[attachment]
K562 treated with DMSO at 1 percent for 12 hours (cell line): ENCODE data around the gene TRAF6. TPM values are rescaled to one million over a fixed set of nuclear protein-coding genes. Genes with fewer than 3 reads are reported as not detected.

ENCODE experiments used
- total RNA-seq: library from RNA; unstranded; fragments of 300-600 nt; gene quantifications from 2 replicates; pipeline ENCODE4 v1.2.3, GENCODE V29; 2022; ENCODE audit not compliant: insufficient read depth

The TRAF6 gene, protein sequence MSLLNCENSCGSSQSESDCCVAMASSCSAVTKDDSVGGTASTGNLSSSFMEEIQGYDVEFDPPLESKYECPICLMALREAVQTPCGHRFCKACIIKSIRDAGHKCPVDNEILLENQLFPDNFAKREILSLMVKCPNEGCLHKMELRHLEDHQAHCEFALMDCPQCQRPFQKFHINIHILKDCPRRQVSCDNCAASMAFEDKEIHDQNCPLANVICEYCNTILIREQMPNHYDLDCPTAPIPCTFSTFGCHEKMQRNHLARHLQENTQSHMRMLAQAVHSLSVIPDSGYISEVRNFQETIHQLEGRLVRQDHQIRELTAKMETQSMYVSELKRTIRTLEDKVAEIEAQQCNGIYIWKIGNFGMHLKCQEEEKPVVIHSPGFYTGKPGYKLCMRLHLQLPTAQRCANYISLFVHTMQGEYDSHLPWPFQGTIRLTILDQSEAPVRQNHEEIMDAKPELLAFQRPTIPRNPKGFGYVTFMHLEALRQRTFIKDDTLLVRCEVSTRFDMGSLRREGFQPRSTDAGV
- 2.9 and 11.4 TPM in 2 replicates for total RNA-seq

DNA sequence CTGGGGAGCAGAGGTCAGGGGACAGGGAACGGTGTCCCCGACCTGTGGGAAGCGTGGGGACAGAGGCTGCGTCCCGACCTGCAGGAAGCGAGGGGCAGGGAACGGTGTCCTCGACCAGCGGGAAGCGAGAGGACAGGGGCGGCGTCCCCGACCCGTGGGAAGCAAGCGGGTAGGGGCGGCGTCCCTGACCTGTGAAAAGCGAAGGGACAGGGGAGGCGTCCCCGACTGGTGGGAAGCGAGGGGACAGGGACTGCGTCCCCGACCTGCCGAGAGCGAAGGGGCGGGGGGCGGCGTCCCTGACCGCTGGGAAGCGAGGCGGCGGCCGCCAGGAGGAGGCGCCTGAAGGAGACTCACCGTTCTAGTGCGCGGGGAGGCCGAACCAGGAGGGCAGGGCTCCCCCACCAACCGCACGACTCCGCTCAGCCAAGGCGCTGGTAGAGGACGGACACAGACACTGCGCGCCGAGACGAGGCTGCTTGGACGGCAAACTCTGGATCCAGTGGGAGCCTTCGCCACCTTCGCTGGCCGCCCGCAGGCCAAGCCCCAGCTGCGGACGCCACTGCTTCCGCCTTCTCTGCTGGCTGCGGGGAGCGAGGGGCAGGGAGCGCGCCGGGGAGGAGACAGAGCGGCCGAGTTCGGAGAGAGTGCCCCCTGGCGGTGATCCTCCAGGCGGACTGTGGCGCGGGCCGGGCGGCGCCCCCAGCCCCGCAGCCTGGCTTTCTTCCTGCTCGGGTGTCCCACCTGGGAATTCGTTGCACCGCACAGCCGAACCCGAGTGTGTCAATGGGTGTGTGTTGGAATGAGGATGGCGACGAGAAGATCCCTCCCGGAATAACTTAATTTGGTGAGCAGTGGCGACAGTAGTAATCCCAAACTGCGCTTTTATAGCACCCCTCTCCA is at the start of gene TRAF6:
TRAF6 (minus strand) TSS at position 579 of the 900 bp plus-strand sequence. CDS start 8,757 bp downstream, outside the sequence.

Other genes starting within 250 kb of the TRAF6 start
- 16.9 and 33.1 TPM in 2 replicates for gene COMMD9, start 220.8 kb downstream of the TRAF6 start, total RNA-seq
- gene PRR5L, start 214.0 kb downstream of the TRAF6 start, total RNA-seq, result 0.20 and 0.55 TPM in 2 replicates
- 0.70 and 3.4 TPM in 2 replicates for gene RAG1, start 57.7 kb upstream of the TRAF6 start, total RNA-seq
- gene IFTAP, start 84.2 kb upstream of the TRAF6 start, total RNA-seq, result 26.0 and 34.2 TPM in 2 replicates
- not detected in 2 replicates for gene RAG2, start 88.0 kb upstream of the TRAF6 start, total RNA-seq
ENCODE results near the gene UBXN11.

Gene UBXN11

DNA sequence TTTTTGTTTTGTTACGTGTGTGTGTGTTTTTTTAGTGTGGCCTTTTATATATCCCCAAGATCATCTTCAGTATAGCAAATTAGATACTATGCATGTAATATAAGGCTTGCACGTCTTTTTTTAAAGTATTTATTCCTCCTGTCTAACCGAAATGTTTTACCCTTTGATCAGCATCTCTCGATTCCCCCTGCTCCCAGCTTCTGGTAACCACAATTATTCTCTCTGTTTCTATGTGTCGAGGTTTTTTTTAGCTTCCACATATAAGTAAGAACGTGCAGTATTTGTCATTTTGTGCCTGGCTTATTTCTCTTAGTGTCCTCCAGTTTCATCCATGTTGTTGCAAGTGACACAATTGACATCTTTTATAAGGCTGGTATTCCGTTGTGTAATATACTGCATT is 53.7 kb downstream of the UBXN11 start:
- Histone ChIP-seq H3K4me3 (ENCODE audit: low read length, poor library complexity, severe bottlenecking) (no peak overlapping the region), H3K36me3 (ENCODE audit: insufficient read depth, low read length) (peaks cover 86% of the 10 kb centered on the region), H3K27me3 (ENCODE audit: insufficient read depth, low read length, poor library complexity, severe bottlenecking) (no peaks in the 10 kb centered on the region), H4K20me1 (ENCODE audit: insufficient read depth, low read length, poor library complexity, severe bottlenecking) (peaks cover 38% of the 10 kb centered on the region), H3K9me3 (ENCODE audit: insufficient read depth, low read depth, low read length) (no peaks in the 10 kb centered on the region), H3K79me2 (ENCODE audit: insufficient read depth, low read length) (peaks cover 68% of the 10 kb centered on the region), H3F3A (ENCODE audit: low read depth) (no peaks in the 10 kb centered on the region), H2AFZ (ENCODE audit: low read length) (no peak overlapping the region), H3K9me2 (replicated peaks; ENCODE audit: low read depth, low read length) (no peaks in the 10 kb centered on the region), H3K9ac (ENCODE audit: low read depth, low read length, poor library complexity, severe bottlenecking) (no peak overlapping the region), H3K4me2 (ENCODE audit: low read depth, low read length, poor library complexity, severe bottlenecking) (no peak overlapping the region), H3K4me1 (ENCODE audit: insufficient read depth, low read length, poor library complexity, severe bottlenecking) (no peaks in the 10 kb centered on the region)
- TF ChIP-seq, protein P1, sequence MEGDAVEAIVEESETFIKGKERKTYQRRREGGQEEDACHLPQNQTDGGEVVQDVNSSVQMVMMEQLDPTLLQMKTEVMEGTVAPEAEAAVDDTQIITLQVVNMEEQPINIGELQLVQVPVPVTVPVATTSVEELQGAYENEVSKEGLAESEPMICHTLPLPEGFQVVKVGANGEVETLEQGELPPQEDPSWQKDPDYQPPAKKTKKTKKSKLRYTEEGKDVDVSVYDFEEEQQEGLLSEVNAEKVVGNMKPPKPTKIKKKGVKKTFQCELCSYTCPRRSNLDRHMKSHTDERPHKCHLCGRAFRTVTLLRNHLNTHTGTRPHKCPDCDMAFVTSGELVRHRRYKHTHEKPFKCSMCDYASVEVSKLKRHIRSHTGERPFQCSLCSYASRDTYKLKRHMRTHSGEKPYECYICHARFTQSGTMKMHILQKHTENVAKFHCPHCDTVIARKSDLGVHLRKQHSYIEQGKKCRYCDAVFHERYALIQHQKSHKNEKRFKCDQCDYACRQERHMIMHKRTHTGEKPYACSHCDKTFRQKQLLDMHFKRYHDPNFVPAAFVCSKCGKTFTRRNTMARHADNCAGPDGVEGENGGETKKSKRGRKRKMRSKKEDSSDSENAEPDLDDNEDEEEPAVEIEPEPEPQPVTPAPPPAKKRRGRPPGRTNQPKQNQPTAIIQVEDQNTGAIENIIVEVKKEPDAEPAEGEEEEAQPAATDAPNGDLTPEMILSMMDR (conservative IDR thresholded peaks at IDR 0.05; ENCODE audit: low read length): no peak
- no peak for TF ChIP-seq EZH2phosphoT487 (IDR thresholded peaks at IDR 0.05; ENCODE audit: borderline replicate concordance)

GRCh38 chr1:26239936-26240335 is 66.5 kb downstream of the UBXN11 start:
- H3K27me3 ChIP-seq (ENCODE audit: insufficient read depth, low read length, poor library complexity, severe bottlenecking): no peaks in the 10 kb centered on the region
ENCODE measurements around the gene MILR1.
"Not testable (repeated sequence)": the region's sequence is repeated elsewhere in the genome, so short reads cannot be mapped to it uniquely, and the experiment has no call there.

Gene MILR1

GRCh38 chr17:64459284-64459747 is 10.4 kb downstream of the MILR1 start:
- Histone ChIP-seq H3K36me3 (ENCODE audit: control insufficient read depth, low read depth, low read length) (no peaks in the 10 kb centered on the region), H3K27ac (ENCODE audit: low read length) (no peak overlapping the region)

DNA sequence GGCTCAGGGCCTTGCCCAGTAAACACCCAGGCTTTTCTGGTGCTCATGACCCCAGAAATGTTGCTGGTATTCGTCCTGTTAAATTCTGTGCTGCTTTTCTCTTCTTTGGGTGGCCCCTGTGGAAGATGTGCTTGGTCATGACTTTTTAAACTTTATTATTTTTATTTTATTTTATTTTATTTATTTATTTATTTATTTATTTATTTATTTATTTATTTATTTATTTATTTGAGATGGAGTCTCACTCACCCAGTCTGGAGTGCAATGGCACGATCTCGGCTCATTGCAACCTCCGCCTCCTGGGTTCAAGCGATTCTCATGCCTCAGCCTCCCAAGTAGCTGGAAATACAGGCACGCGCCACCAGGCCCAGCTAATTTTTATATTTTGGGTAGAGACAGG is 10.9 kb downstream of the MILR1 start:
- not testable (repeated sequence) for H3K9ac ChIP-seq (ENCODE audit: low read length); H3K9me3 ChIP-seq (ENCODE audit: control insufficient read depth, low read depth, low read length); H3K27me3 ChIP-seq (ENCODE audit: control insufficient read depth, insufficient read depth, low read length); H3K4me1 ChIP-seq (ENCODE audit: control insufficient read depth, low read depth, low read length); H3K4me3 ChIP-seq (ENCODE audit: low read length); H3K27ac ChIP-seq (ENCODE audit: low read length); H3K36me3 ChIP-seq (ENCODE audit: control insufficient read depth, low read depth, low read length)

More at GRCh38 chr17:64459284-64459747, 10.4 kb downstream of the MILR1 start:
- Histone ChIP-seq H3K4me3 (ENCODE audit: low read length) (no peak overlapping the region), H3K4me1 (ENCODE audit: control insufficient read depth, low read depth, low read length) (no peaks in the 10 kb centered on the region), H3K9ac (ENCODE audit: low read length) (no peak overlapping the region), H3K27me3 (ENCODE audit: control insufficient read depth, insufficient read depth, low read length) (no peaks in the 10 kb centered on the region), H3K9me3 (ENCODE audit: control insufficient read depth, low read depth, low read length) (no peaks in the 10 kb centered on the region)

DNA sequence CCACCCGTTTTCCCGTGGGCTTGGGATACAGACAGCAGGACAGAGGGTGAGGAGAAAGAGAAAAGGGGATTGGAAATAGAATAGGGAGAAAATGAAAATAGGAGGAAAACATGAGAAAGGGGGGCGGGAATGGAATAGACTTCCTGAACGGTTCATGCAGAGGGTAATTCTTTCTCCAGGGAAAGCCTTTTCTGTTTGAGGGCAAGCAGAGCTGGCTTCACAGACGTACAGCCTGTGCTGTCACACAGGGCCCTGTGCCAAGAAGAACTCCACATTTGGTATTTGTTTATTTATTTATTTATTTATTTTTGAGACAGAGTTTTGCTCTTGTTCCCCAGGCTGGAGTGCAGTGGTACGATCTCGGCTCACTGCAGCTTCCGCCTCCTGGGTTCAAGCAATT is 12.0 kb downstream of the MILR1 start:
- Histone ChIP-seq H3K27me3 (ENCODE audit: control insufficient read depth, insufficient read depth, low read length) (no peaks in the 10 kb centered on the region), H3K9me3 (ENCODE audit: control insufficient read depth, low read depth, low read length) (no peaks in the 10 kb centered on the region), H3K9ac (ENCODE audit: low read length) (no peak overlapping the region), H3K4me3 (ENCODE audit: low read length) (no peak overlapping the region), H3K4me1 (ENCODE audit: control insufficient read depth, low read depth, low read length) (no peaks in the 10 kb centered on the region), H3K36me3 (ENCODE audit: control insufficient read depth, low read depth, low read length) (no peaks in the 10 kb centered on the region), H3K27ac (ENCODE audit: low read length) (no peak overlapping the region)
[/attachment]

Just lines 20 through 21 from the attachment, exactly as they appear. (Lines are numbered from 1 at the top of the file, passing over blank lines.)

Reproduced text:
GRCh38 chr1:26239936-26240335 is 66.5 kb downstream of the UBXN11 start:
- H3K27me3 ChIP-seq (ENCODE audit: insufficient read depth, low read length, poor library complexity, severe bottlenecking): no peaks in the 10 kb centered on the region